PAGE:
Formula 1 team bosses have praised the early decision to reschedule the Japanese Grand Prix weekend format in the wake of Typhoon Hagibis.

F1 confirmed on Friday morning that no on-track action will take place at Suzuka on Saturday due to the approaching super typhoon Hagibis, which is forecast to make landfall in Japan on Saturday.

Other major sporting events have also been disrupted, with two Rugby World Cup matches being cancelled, while many of travel links in the country have also been affected.

Qualifying for the Japanese Grand Prix will now take place on Sunday morning at 1000 local time (0200 BST) ahead of the race.

Speaking about the decision, Alfa Romeo team principal Frederic Vasseur commented: “I think that it’s safety first and probably it makes no sense to ask the spectators to come on track and then to be in a big mess.

"In terms of schedule and programme for the team, we already thought about this yesterday evening honestly.

“OK, it will change the programme but I think we can afford the weekend with two free practices. Perhaps it will be a good exercise for the future.”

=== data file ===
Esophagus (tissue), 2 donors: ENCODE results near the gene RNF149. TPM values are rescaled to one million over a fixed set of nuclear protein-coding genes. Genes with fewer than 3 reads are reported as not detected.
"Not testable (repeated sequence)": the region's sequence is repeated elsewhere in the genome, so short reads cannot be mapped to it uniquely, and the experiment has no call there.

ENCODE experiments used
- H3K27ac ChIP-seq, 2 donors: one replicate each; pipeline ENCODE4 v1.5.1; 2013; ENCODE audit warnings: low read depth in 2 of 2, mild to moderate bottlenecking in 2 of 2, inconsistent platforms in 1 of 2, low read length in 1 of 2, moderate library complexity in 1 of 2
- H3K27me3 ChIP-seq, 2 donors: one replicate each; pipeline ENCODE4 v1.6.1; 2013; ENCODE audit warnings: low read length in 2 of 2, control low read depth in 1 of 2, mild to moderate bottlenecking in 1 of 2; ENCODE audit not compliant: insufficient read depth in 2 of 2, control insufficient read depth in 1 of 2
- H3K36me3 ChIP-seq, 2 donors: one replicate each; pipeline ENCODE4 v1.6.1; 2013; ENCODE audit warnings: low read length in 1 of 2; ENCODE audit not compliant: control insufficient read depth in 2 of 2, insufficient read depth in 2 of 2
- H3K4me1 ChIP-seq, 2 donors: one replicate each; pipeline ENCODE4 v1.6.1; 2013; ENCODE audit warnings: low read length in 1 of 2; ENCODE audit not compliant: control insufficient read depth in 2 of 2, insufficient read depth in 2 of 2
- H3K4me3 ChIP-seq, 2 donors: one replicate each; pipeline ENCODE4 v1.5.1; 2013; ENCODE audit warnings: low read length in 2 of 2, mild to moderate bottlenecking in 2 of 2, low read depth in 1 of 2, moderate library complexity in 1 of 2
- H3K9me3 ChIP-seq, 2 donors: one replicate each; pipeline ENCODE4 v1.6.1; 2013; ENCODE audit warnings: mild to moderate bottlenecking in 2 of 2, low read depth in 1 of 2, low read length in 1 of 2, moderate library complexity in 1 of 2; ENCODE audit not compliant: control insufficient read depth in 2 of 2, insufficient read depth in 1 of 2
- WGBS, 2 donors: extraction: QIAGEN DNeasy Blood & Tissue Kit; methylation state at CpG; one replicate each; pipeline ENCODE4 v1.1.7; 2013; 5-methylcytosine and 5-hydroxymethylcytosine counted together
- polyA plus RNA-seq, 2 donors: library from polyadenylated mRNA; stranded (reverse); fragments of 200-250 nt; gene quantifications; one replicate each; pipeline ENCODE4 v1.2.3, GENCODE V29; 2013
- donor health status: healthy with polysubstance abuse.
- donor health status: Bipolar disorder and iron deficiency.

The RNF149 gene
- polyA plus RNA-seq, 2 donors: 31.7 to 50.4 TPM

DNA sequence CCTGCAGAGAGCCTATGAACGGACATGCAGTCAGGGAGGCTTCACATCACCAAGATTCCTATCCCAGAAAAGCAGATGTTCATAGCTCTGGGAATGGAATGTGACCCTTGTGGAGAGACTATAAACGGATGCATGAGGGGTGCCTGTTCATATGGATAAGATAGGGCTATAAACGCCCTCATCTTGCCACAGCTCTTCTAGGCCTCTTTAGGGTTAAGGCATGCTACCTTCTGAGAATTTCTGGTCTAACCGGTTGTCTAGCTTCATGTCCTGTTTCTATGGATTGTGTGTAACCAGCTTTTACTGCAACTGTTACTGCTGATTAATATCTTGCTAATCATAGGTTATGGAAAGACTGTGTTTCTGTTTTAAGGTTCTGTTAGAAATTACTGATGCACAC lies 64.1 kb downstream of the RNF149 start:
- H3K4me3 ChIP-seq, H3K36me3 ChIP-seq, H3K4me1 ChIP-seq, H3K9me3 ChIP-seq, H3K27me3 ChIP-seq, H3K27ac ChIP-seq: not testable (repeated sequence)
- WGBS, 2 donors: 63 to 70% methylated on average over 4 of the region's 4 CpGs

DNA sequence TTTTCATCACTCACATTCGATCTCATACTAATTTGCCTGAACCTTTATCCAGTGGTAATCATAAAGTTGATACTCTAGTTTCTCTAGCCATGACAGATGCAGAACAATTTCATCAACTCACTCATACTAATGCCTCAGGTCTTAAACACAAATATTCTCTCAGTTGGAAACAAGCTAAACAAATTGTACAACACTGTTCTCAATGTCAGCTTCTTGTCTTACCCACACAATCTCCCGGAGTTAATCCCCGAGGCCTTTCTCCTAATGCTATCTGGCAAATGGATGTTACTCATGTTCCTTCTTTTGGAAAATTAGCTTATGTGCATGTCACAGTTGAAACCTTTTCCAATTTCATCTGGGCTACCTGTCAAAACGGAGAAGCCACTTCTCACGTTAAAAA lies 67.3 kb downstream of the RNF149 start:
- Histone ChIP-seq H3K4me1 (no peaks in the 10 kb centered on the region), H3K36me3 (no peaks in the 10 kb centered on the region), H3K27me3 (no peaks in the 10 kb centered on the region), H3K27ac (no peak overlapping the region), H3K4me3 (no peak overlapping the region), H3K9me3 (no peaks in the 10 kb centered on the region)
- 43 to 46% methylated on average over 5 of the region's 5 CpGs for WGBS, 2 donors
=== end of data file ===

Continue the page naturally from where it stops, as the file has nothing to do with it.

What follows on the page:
Ferrari chief Mattia Binotto concurred with Vasseur’s view, adding:  “First I think it’s a shame for the fans but it’s a fully respectable decision, safety is first.

“In terms of programmes, certainly it’s a lot more intense now. We are certainly skipping one session, which is FP3.

“Qualifying maybe occurring on Sunday morning. But it means that today it will be a lot more intense.

“We’ve got, eventually, more tyres to be used - the ones from FP3. We need to set up the car for the Quali on Sunday morning.

“There’s just a session less. Things are more complicated but certainly a great challenge but I’m pretty sure it should be a good show and spectacle on Sunday.”

Renault boss Cyril Abiteboul believes it will provide F1 with an opportunity to assess potential future tweaks to the current weekend format.

“It has happened before and it will happen in the future,” he said. “There is enough time on Sunday to conduct both qualifying and the race.

“I think maybe it will give us an impression of Formula E, maybe a little bit, so not a bad thing.”

Haas team principal Guenther Steiner agreed the call was the “right decision” from the organisers.



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